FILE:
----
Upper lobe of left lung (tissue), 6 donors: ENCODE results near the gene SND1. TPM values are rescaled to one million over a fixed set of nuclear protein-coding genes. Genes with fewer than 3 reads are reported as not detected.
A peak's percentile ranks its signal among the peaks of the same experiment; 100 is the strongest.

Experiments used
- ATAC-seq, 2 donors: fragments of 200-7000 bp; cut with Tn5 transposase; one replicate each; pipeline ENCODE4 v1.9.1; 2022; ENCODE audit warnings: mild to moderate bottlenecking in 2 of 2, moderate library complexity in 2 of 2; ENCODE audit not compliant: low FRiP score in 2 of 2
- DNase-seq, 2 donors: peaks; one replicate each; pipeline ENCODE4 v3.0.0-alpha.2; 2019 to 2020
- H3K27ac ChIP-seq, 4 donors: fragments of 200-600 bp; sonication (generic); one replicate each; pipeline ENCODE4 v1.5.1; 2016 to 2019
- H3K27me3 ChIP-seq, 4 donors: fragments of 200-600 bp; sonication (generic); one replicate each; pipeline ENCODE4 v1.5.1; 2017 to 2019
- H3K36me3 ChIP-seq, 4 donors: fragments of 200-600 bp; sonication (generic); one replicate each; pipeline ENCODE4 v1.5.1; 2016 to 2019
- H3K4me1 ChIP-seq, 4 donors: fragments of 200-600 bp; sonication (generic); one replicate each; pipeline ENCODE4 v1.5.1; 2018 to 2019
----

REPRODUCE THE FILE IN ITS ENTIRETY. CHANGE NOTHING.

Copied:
Upper lobe of left lung (tissue), 6 donors: ENCODE results near the gene SND1. TPM values are rescaled to one million over a fixed set of nuclear protein-coding genes. Genes with fewer than 3 reads are reported as not detected.
A peak's percentile ranks its signal among the peaks of the same experiment; 100 is the strongest.

Experiments used
- ATAC-seq, 2 donors: fragments of 200-7000 bp; cut with Tn5 transposase; one replicate each; pipeline ENCODE4 v1.9.1; 2022; ENCODE audit warnings: mild to moderate bottlenecking in 2 of 2, moderate library complexity in 2 of 2; ENCODE audit not compliant: low FRiP score in 2 of 2
- DNase-seq, 2 donors: peaks; one replicate each; pipeline ENCODE4 v3.0.0-alpha.2; 2019 to 2020
- H3K27ac ChIP-seq, 4 donors: fragments of 200-600 bp; sonication (generic); one replicate each; pipeline ENCODE4 v1.5.1; 2016 to 2019
- H3K27me3 ChIP-seq, 4 donors: fragments of 200-600 bp; sonication (generic); one replicate each; pipeline ENCODE4 v1.5.1; 2017 to 2019
- H3K36me3 ChIP-seq, 4 donors: fragments of 200-600 bp; sonication (generic); one replicate each; pipeline ENCODE4 v1.5.1; 2016 to 2019
- H3K4me1 ChIP-seq, 4 donors: fragments of 200-600 bp; sonication (generic); one replicate each; pipeline ENCODE4 v1.5.1; 2018 to 2019